While pelvic pain affects people of all genders, pelvic pain in women is a common urogynecological complaint. Unfortunately, pelvic pain can be indicative of a number of issues, from something simple to treat, like an infection, to more complex issues affecting the reproductive organs.
Because pelvic pain can have so many underlying causes, Dr. Michael Coyle at the Coyle Institute takes a comprehensive approach to obtaining an accurate diagnosis. Dr. Coyle is a well-regarded urogynecologist specializing in accurately diagnosing and treating pelvic health issues. Take a look at what leads to pelvic pain, common risk factors and how pelvic pain diagnoses are handled at Coyle Institute.
Understanding Pelvic Pain in Women
Most women struggle with some level of pelvic pain periodically, such as during menstruation or even for a while after giving birth. However, pelvic pain can linger long-term and become so severe that it impedes a woman’s ability to live a normal life.
Pelvic pain is defined as discomfort that radiates from the area between the hip bones and below the belly button. The intensity and type of pain can vary from dull aching that seems steady to sharper, stabbing pain that tends to come and go. If the pain persists for six months or more, it is considered chronic pelvic pain. Ongoing issues with pelvic pain can make it difficult to live a normal life. Women often face disruptions in everything from their ability to work and exercise to sex and personal relationships.
What Leads to Pelvic Pain?
Pelvic pain can be a symptom of an existing infection or something simple to treat, but this symptom can also be related to a serious urogynecological condition or another medical condition. A few of the most common causes of chronic pelvic pain include:
- Urinary tract infection (UTI)
- Ovarian cysts
- Uterine fibroids
- Pelvic inflammatory disease (PID)
- Irritable bowel syndrome (IBS)
- Interstitial cystitis (IC)
- Pelvic congestion syndrome
- Pain associated with prior pelvic procedures
While each of these conditions may cause pelvic pain, why they create pelvic discomfort can be vastly different. Further, the type of pain may not always be the same with each condition. For example, an individual with PID may experience a general, dull, aching pain throughout their pelvic region due to the unusually high levels of inflammation in their pelvic region. By contrast, an individual with uterine fibroid may experience stabbing pain because the growth is crowding reproductive organs or the fibroid’s mass is causing it to pull on other organs via connective tissues.
Common Risk Factors for Pelvic Pain in Women
About one in every seven women experiences chronic pelvic pain. However, certain factors significantly heighten the risk of developing an issue with chronic pelvic pain as a woman. While not all women with these risk factors present will develop an issue, many women do. A few risk factors for pelvic pain include:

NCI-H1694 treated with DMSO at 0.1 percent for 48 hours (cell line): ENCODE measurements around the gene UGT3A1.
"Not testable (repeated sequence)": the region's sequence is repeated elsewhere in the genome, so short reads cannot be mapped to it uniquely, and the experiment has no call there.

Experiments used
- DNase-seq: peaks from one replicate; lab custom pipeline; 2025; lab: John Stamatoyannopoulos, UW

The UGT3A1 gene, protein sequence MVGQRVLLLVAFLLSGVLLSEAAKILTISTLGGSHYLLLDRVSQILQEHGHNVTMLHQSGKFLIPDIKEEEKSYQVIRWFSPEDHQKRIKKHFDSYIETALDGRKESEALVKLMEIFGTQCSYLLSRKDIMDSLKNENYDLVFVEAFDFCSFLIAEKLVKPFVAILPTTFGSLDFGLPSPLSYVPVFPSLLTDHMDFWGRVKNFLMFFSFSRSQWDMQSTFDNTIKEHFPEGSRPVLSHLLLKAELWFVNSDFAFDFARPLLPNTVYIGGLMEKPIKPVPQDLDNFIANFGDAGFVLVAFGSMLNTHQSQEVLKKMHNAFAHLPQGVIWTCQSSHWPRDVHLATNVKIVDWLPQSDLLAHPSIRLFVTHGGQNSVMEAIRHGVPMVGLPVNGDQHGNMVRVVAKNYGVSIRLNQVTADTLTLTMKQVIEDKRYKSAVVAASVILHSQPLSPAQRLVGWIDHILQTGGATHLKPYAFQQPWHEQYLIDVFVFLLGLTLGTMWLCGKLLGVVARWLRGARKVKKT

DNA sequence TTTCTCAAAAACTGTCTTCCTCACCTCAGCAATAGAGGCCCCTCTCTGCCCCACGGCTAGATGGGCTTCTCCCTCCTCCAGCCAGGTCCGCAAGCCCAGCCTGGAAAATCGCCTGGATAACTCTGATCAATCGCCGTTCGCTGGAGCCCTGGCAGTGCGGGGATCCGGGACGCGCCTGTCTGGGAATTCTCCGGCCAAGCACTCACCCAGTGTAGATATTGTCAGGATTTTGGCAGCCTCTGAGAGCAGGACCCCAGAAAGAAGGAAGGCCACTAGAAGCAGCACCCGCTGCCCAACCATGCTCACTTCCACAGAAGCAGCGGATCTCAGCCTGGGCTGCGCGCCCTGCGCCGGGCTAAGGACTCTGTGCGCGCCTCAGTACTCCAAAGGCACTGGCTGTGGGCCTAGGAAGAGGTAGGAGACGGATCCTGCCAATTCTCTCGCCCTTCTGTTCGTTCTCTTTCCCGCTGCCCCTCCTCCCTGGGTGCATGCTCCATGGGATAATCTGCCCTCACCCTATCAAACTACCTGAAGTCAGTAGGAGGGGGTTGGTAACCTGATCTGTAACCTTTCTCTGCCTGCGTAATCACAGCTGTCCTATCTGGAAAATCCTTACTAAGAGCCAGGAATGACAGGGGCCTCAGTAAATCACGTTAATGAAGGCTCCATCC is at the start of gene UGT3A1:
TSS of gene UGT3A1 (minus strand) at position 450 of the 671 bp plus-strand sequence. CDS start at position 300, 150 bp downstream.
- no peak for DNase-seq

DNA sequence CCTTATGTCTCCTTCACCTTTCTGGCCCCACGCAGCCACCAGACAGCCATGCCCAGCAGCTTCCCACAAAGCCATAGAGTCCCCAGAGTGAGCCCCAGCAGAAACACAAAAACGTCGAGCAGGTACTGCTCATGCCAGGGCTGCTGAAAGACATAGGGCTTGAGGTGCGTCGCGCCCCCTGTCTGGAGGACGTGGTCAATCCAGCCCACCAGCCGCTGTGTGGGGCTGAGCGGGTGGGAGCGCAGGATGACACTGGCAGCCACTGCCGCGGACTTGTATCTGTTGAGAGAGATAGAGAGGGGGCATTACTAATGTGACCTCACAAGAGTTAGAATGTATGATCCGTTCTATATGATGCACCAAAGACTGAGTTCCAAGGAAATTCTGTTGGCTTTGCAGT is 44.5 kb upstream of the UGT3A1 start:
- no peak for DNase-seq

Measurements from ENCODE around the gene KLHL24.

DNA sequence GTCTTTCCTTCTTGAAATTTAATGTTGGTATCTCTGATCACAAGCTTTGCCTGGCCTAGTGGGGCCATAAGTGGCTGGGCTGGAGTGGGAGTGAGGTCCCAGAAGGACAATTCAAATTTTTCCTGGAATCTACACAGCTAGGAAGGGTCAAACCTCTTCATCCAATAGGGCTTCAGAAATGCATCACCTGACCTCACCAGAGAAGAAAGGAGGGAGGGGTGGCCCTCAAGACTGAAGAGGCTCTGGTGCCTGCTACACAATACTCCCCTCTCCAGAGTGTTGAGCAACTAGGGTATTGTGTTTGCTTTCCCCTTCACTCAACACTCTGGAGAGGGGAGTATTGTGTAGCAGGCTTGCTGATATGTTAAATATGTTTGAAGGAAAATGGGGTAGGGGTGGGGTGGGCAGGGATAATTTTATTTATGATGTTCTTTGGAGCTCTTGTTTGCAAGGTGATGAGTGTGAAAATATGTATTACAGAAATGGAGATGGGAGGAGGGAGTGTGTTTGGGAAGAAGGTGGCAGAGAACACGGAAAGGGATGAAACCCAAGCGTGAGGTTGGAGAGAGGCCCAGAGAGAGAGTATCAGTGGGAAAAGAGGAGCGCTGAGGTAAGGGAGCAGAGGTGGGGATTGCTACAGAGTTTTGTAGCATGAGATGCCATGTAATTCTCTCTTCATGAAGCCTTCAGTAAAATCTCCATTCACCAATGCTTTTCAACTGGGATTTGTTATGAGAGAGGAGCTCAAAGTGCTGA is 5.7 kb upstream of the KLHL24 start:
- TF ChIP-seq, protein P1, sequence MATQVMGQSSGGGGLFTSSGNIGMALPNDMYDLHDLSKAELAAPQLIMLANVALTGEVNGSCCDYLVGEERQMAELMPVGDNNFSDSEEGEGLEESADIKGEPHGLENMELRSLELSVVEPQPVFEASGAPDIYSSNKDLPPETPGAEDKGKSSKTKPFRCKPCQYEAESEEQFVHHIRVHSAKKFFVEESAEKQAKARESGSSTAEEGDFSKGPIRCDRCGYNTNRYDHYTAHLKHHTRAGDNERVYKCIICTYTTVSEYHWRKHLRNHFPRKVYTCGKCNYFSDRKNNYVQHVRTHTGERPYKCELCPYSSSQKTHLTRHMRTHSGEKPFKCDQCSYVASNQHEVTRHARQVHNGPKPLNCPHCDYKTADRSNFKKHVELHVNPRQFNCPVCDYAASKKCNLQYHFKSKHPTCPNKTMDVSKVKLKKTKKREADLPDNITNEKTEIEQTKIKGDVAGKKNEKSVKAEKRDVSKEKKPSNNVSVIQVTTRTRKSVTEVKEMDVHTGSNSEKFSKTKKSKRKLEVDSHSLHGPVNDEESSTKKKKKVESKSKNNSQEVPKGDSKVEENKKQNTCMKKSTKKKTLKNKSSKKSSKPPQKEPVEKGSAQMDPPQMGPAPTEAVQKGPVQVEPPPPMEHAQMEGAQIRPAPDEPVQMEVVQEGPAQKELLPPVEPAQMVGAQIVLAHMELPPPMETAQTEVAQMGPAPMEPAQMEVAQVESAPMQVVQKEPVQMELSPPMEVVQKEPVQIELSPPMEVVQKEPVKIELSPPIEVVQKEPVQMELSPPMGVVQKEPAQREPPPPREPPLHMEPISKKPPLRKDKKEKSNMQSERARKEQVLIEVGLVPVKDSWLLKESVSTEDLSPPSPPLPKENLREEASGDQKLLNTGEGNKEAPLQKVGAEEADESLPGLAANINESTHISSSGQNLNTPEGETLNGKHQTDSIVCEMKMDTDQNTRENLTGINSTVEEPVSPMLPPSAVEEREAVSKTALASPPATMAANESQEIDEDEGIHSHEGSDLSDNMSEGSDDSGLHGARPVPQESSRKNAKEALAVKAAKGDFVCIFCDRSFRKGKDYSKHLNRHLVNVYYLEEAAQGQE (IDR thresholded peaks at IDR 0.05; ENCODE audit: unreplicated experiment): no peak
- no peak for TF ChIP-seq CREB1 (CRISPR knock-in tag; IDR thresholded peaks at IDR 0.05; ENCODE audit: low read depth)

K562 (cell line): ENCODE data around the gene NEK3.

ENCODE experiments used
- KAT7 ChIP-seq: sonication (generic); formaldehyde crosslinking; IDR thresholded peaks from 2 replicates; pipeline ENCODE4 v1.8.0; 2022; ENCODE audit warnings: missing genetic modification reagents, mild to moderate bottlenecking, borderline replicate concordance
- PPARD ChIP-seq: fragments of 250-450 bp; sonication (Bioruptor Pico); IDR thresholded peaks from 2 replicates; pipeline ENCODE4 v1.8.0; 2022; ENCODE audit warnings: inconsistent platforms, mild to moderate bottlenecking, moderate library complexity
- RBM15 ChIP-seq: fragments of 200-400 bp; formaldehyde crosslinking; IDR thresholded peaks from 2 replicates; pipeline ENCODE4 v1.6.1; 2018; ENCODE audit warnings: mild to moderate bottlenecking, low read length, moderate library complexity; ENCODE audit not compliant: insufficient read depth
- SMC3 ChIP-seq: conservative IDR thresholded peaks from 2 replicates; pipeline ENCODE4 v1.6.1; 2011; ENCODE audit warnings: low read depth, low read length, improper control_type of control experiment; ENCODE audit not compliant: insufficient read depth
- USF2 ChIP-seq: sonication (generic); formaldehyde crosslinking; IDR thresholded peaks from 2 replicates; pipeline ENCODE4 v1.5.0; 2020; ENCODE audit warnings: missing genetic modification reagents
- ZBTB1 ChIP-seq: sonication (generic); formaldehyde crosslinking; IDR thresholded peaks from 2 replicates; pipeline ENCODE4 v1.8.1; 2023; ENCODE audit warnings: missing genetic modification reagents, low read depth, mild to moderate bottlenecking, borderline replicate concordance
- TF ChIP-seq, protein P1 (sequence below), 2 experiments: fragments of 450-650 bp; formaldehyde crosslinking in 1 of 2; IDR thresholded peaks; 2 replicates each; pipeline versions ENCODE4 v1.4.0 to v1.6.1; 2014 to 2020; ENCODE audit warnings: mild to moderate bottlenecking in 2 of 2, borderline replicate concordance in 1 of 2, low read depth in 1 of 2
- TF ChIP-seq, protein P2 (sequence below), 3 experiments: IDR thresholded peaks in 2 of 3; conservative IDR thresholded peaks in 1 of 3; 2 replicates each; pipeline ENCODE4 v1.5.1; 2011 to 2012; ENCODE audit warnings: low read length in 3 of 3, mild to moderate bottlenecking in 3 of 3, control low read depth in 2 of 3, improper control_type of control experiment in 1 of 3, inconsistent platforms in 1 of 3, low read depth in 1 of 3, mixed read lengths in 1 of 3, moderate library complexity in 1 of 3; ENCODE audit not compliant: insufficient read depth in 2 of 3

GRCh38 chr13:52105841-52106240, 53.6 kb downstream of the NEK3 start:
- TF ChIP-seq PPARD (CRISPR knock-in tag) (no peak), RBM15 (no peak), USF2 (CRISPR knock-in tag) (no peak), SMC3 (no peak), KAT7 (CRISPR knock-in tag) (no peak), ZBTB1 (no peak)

- Drug or alcohol abuse
- Reproductive organ abnormalities
- Experiencing a complicated pregnancy or childbirth
- Prior pelvic surgeries or treatments
- A history of sexual or physical abuse
- Depression or anxiety
- Past cesarean section
Some lifestyle factors may also heighten the risks, such as a poor hygiene routine, not exercising regularly or poor nutrition habits. Also, while pelvic pain can occur at any age, the issue is most often diagnosed among women of reproductive age and between the ages of 26 and 30.
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How We Diagnose Pelvic Pain at Coyle Institute
At Coyle Institute, we approach diagnosis using state-of-the-art methodologies and technologies. Your initial visit will include a thorough evaluation of your current and prior medical status and any treatments and procedures you have undergone in the past. From here, we will do a thorough physical exam and then make recommendations based on our findings. Further testing can include:
- Sexually transmitted disease screening
- Blood testing
- Stool analysis
- Magnetic resonance imaging (MRI)
- Computed tomography scan (CT)
Each patient may need a unique series of tests to determine the underlying cause of what leads to pelvic pain. These tests allow Dr. Coyle to create a treatment plan most likely to provide successful results.
What Treatment and Management of Pelvic Pain May Look Like at Coyle Institute
Treatment for pelvic pain varies depending on diagnostic findings. Some patients may require a specific treatment due to findings of a certain condition or illness, while others may need a more broad-spectrum approach. Potential treatments for pelvic pain can include:
- Medications to manage pain or inflammation
- Hormone therapy
- Lifestyle changes
- Intravenous vitamin C therapy
- Physical therapy
Dr. Coyle takes a patient-centered approach with every case, which means he does all he can to create a treatment plan that will enhance the patient’s symptoms and quality of life.
Rediscover a Life Without Pelvic Pain Disruption With Coyle Institute
Pelvic pain is one of the most ambiguous symptoms in urogynecological health, as it can be related to so many underlying issues. Therefore, finding a well-experienced physician to offer the best diagnosis and treatment is vital.
Coyle Institute is committed to restoring patient lives by offering the most comprehensive evaluation and diagnostic process possible and recommending only the best treatments. If you are looking for help with pelvic pain, call 850-637-8258 to schedule an appointment.